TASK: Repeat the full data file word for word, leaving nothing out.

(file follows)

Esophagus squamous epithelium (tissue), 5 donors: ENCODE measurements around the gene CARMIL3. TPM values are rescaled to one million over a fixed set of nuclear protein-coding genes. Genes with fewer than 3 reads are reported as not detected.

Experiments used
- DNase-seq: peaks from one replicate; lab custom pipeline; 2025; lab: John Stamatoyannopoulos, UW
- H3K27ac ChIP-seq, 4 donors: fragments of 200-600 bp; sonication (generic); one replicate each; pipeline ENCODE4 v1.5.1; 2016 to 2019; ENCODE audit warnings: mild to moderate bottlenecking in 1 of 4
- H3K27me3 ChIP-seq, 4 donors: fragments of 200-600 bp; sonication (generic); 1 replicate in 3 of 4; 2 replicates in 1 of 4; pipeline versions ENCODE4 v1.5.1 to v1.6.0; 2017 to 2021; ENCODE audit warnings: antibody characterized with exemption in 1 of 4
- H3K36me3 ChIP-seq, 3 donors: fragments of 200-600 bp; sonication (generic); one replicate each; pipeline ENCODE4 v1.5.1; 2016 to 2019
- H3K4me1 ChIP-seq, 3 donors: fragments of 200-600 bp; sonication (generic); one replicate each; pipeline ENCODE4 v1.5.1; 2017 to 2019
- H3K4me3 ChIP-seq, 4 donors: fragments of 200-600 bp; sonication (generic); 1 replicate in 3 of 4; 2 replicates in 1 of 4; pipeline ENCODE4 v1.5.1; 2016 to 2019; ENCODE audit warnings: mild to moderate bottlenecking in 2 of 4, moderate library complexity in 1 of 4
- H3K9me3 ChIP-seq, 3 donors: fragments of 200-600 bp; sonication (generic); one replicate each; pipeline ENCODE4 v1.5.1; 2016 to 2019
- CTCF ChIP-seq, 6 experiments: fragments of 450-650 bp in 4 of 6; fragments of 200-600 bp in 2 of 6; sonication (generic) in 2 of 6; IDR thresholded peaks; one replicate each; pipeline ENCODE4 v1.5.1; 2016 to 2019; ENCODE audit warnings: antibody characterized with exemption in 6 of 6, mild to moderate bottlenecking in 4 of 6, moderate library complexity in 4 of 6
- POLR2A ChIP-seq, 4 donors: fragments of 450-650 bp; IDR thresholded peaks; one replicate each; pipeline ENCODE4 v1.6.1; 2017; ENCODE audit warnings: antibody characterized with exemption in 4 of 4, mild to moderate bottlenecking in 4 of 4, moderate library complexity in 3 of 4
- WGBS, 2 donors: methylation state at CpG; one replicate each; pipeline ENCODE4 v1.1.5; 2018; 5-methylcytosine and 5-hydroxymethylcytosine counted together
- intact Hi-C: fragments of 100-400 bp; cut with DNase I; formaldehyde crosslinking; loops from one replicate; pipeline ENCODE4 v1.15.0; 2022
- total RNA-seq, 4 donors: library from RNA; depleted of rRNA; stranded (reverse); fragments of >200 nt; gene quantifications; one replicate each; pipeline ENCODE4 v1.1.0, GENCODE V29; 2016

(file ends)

Esophagus squamous epithelium (tissue), 5 donors: ENCODE measurements around the gene CARMIL3. TPM values are rescaled to one million over a fixed set of nuclear protein-coding genes. Genes with fewer than 3 reads are reported as not detected.

Experiments used
- DNase-seq: peaks from one replicate; lab custom pipeline; 2025; lab: John Stamatoyannopoulos, UW
- H3K27ac ChIP-seq, 4 donors: fragments of 200-600 bp; sonication (generic); one replicate each; pipeline ENCODE4 v1.5.1; 2016 to 2019; ENCODE audit warnings: mild to moderate bottlenecking in 1 of 4
- H3K27me3 ChIP-seq, 4 donors: fragments of 200-600 bp; sonication (generic); 1 replicate in 3 of 4; 2 replicates in 1 of 4; pipeline versions ENCODE4 v1.5.1 to v1.6.0; 2017 to 2021; ENCODE audit warnings: antibody characterized with exemption in 1 of 4
- H3K36me3 ChIP-seq, 3 donors: fragments of 200-600 bp; sonication (generic); one replicate each; pipeline ENCODE4 v1.5.1; 2016 to 2019
- H3K4me1 ChIP-seq, 3 donors: fragments of 200-600 bp; sonication (generic); one replicate each; pipeline ENCODE4 v1.5.1; 2017 to 2019
- H3K4me3 ChIP-seq, 4 donors: fragments of 200-600 bp; sonication (generic); 1 replicate in 3 of 4; 2 replicates in 1 of 4; pipeline ENCODE4 v1.5.1; 2016 to 2019; ENCODE audit warnings: mild to moderate bottlenecking in 2 of 4, moderate library complexity in 1 of 4
- H3K9me3 ChIP-seq, 3 donors: fragments of 200-600 bp; sonication (generic); one replicate each; pipeline ENCODE4 v1.5.1; 2016 to 2019
- CTCF ChIP-seq, 6 experiments: fragments of 450-650 bp in 4 of 6; fragments of 200-600 bp in 2 of 6; sonication (generic) in 2 of 6; IDR thresholded peaks; one replicate each; pipeline ENCODE4 v1.5.1; 2016 to 2019; ENCODE audit warnings: antibody characterized with exemption in 6 of 6, mild to moderate bottlenecking in 4 of 6, moderate library complexity in 4 of 6
- POLR2A ChIP-seq, 4 donors: fragments of 450-650 bp; IDR thresholded peaks; one replicate each; pipeline ENCODE4 v1.6.1; 2017; ENCODE audit warnings: antibody characterized with exemption in 4 of 4, mild to moderate bottlenecking in 4 of 4, moderate library complexity in 3 of 4
- WGBS, 2 donors: methylation state at CpG; one replicate each; pipeline ENCODE4 v1.1.5; 2018; 5-methylcytosine and 5-hydroxymethylcytosine counted together
- intact Hi-C: fragments of 100-400 bp; cut with DNase I; formaldehyde crosslinking; loops from one replicate; pipeline ENCODE4 v1.15.0; 2022
- total RNA-seq, 4 donors: library from RNA; depleted of rRNA; stranded (reverse); fragments of >200 nt; gene quantifications; one replicate each; pipeline ENCODE4 v1.1.0, GENCODE V29; 2016